Temporary Assistance for Needy Families or TANF
Temporary Assistance for Needy Families or TANF is a block grant that was created by the Personal Responsibility and Work Opportunity Reconciliation Act of 1996 and it was a part of a federal effort to "end welfare as we know it" (Friedman, 2006, p.3). The purpose of the TANF program is to provide temporary assistance for the care of dependent children in their own homes or the homes of relatives by providing financial, medical and self-sufficiency services (Gariepy, 2005).
Under TANF, the federal government provides block grants to the states, which use these funds to operate their own programs. Under TANF, states decide how much aid to provide to a needy family. The federal block grant for TANF is based on each state's peak level of federal expenditures for AFDC and related programs; for most states this was 1994 level (Gariepy, 2005). No federal guidelines exist for determining eligibility and no requirement asks that states help all needy families.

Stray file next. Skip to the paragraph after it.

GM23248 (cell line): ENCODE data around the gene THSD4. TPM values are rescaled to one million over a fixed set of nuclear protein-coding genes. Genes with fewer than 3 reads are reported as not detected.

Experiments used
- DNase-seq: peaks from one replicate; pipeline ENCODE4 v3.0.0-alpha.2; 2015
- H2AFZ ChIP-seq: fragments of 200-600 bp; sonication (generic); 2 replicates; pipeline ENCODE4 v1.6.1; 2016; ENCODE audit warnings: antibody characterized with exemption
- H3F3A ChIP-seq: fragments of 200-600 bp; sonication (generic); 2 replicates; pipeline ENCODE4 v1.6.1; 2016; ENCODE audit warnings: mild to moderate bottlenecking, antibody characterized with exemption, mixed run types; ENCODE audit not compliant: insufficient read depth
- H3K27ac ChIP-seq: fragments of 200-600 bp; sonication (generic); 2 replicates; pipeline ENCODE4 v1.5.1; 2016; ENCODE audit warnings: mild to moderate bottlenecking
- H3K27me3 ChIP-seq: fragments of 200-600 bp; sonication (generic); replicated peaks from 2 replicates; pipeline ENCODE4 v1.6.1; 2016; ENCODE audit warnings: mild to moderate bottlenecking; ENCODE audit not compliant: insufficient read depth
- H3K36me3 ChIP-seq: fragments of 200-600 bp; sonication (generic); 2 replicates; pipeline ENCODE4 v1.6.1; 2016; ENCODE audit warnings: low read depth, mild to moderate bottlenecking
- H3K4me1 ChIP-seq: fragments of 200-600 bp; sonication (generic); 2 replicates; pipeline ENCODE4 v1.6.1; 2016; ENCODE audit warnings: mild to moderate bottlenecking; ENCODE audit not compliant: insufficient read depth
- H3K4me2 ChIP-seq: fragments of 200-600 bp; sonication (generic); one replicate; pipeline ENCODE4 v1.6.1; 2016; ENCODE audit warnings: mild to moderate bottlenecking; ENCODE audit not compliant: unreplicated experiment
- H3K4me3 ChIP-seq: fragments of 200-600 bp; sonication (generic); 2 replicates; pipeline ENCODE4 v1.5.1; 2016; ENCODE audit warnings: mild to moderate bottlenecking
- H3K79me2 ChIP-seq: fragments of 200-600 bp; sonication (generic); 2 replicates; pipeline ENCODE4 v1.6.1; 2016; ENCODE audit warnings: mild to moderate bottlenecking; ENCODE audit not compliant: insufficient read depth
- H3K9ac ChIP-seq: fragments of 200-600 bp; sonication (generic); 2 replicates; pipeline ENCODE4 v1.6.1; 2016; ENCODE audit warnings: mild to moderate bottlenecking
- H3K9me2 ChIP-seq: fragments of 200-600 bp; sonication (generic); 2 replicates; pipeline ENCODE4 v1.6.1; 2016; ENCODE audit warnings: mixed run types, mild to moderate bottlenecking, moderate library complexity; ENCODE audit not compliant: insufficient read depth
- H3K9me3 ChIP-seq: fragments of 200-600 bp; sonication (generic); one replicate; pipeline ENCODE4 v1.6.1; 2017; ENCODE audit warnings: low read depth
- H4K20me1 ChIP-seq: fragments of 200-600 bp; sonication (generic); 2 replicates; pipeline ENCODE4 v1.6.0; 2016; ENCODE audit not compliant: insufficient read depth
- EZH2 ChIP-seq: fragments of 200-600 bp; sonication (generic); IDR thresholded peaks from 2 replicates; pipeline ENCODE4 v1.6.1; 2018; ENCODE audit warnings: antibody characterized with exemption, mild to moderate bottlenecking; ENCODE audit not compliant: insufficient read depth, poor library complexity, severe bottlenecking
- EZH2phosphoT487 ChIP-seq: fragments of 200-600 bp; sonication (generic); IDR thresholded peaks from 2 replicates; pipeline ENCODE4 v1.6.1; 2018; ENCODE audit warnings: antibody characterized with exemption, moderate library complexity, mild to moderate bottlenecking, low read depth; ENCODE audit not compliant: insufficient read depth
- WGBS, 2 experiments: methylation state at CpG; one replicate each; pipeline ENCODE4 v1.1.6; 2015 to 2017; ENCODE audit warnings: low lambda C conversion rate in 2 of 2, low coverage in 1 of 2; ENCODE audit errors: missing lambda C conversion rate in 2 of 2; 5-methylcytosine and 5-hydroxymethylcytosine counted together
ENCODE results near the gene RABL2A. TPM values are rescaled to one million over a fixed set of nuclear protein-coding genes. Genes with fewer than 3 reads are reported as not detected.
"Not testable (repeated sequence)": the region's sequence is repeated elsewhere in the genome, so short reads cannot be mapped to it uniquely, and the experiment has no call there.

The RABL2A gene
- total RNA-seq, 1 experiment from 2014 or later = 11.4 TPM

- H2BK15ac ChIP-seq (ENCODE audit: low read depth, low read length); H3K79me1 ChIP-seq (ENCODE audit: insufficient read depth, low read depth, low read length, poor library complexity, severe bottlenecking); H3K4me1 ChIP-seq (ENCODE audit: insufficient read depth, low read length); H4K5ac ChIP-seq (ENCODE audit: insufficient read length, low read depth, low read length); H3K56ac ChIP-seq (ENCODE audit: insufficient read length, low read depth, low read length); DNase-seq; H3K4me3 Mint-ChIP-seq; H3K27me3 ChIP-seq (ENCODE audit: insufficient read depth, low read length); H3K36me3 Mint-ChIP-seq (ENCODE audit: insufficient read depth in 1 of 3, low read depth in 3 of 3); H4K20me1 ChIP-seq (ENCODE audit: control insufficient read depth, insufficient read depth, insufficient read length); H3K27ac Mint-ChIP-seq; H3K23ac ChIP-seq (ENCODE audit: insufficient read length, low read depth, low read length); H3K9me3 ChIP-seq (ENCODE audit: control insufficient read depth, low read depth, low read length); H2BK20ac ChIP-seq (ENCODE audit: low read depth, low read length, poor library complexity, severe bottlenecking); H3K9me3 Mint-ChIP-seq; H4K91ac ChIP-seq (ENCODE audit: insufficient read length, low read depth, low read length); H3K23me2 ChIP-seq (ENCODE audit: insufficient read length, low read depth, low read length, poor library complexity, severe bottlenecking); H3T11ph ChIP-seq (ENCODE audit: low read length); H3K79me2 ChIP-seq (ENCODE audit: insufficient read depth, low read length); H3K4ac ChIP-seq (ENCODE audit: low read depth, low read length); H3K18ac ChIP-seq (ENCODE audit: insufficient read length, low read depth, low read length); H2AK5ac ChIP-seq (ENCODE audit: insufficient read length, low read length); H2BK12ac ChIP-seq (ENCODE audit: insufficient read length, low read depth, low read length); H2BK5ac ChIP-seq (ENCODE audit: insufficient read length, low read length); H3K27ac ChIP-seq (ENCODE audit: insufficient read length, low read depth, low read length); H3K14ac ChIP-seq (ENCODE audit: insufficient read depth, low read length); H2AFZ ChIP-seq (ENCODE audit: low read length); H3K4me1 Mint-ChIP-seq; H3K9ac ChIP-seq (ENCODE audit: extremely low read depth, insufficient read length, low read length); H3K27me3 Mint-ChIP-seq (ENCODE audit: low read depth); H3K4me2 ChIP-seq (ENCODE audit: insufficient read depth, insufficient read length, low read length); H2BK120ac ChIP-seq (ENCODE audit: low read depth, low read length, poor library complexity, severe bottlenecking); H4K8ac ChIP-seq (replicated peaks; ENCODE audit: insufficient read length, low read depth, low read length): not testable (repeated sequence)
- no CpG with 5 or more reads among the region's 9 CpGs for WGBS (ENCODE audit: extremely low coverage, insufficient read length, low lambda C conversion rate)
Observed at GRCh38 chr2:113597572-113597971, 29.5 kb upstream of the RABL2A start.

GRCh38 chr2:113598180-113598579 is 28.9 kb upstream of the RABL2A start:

Though TANF does not require states to have a need standard or a gross income limit, as did AFDC, many states have based their programs in part on their earlier practices (Gariepy, 2005). The maximum benefit is the amount paid to a family with no countable income. Federal law specifies what income counts toward figuring benefits and what income is to be disregarded by the state. The maximum benefit is paid only to those families that comply with TANF's work requirement (Gariepy, 2005).
Even though TANF is called a block grant program, it actually combines seven different grants, and each grant has limited maximums. These grants are state-family assistance grant, bonuses to reward decreases in illegitimacy, supplemental grants for population increases in certain states, bonuses to reward high-performance states, welfare to work formula...